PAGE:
Are Cryptocurrencies a Threat to Banks?

In this post I want to talk about an extremely popular topic, at least in the crypto space- and that’s whether or not cryptocurrencies pose a threat to banking institutions.

Even though our current financial system has many flaws and they need to be fixed, it’s an extremely complicated process and as banks play a vital role in this system, they cannot be easily replaced.

Sadly, a huge number of crypto-enthusiasts cannot see objective reality and many of them are confident that decentralized currencies alone can make major banking institutions obsolete, and in a short amount of time. And by decentralized cryptocurrencies I mean only those, that first of all, should be transferring value. So, they must be usable as a medium of exchange, store of value and unit of account. Note that it’s different from other comparisons like blockchain vs banks, which is a much wider topic , or decentralized currencies against fiat currencies. I’m going to talk specifically about the impact that truly decentralized cryptocurrencies may have on traditional banking.

When talking about banks , it’s important to distinguish the difference between two different groups of banking institutions: central banks, such as Federal reserve and private banks, such as JP Morgan or bank of America.

In order to replace or at least compete with them, the alternative solution must be able to fight with the same problems that current banking system is trying to solve, but in a more efficient way.

Let’s begin with Central banks. Structure of central banks differs from to country to country, but their job is pretty much the same. A good central bank should be able to:

Avoid hyperinflation

Avoid economic depression

Sustain a steady economic growth with a low rate of inflation

Of course, it’s much easier said than done, and central banks have failed to do their job many times, even in the most developed countries, and even when they were trying to do their best. Not to mention some of the obviously corrupt ones in 3rd world countries, that use their power only for personal financial interests.

Countries with exceptionally incompetent and corrupt central banks are places where using decentralized cryptocurrencies really makes sense. If people lose trust in their national currency, crypto begins to look very appealing, as it’s not controlled by their corrupt government and is a relatively better store of value than available fiat options. Hyperinflation in Venezuela is the most famous example of how a cryptocurrency can be very useful.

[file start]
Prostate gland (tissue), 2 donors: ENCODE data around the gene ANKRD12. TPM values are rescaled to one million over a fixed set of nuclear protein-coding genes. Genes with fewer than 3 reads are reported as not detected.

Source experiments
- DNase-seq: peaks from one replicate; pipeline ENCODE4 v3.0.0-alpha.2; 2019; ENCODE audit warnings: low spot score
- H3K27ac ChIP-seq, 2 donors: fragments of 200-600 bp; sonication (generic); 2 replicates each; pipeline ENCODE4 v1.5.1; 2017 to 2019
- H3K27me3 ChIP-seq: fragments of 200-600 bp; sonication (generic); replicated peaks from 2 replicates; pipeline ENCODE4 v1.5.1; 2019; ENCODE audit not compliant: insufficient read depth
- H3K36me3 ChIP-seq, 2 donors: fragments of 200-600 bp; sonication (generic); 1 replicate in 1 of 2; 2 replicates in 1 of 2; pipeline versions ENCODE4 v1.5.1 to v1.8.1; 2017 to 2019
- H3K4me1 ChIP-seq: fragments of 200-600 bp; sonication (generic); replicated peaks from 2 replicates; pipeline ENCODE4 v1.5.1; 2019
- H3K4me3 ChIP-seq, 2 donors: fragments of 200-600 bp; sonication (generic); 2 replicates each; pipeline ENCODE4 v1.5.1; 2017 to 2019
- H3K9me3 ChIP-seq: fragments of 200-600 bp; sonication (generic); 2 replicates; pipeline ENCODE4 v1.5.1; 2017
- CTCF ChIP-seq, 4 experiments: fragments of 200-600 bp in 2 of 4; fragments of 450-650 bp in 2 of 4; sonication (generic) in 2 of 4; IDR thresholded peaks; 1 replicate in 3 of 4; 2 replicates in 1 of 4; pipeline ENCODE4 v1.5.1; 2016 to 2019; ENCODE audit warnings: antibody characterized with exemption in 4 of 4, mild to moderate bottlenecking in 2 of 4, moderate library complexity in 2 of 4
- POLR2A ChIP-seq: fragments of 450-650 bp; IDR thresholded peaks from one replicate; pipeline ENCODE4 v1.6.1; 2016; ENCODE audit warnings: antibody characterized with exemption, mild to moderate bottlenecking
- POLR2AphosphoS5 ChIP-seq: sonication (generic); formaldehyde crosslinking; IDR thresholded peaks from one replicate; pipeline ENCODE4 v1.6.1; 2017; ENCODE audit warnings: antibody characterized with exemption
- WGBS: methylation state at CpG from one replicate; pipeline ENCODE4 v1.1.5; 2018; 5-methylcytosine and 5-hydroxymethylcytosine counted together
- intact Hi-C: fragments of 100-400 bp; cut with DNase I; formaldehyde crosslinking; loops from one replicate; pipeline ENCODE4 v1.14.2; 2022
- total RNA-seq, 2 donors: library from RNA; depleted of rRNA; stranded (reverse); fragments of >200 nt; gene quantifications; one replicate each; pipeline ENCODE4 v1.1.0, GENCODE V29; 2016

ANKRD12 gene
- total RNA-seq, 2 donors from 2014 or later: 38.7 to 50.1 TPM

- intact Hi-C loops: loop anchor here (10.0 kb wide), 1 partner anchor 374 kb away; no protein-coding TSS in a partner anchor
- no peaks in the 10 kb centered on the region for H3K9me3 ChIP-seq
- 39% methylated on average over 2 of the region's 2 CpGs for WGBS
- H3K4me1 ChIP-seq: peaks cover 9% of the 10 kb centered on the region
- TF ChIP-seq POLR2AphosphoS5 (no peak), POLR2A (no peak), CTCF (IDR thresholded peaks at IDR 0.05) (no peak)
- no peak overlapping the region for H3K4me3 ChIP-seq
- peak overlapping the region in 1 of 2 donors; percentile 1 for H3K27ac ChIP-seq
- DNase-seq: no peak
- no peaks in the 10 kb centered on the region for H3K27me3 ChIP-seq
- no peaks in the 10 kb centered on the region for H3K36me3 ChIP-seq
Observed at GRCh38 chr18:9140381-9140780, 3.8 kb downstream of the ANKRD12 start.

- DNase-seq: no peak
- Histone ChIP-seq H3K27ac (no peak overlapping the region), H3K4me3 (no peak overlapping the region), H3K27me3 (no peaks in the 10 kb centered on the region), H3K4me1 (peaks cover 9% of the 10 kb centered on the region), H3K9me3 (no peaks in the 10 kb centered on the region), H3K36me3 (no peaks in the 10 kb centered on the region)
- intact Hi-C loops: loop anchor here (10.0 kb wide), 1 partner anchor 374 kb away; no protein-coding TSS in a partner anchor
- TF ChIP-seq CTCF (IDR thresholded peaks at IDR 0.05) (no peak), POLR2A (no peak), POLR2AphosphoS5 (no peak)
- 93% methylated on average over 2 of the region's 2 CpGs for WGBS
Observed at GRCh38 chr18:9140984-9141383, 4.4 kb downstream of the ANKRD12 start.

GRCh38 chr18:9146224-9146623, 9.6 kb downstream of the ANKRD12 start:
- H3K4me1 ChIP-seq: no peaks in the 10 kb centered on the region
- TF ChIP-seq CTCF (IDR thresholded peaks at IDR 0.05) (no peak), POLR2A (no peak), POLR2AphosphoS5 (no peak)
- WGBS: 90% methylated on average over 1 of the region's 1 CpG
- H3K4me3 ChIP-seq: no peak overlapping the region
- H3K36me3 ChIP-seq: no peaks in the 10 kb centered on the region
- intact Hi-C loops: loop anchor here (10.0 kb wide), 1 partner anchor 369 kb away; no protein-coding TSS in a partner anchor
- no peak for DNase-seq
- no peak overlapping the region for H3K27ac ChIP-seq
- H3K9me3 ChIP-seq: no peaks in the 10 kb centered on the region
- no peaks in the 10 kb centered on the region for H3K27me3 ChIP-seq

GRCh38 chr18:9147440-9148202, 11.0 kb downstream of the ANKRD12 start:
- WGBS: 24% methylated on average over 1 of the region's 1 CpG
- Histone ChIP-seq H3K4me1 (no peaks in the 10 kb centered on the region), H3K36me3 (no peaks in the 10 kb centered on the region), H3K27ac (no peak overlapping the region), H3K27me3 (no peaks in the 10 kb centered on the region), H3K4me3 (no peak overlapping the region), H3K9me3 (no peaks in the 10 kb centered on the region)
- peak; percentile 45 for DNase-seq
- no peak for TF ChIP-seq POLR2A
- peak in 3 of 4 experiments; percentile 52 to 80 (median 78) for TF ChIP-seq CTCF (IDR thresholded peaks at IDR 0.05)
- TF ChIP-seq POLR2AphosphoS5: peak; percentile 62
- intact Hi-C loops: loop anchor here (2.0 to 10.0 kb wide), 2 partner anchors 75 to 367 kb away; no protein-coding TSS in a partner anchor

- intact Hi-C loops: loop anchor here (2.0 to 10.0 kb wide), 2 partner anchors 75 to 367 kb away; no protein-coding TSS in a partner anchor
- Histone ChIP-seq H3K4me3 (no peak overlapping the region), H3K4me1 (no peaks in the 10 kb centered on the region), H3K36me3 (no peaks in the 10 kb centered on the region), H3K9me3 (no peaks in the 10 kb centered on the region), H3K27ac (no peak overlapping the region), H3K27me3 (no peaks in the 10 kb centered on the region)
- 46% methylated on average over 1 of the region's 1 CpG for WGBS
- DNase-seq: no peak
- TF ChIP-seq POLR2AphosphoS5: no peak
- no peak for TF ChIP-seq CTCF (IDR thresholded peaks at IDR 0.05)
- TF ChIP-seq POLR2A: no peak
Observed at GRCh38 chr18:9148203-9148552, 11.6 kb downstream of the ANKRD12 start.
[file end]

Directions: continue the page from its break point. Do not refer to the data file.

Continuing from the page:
But can it really compete with more or less effective central banks of developed countries? Well, hyperinflation is not a big threat as cryptocurrencies have either a finite supply, or an unlimited supply with a predefined inflation rate that significantly lowers with time.

On the other hand, a deflationary currency is not capable of stimulating a steady economic growth, as it encourages saving instead of spending. A monetary policy that can’t adjust to specific economic conditions is quite problematic.

Of course, one day, we might have a decentralized cryptocurrency with proper decentralized governance that effectively adjusts the monetary policy to different economic conditions, or in a more distant future we will do well even with a fixed supply without any intervention. But until that point, central banks are still needed. What’s really great about cryptocurrencies is that they offer an alternative, for anyone who doesn’t want to rely on policies of central banking institutions.

Hopefully, the blockchain infrastructure will make central banks as decentralized as possible, but that’s a different subject for discussion.

Now about private banks, are they threatened by cryptocurrencies? Well, privately held banks offer a huge variety of complex financial services, and cryptocurrencies can compete with only several of them: mainly deposit accounts and wire transfers.

I don’t think many people from developed countries prefer to store wealth in volatile cryptocurrencies rather than in tried and tested bank accounts. It’s much more likely to gain popularity in developing countries, and it’s already doing that.

Surely, the ability to have complete control over your funds is revolutionary , but stability is more important for almost everyone. So, until crypto is much less volatile, it’s unlikely to be a big threat to deposit accounts.

Wire transfers, on the other hand, are certainly a thing of the past, and for transferring value, cryptocurrencies are already better than existing intermediaries in many ways.

Anyway, private banking institutions can just trade cryptocurrencies as they are currency agnostic. Basically, the only category that would be in serious danger are commercial banks that mainly rely on deposits.

A much, much more interesting topic to discuss would be whether or not a blockchain-based economy can make current banking obsolete , and I think that it has a fairly big chance of doing that in the long run.

Thanks for reading!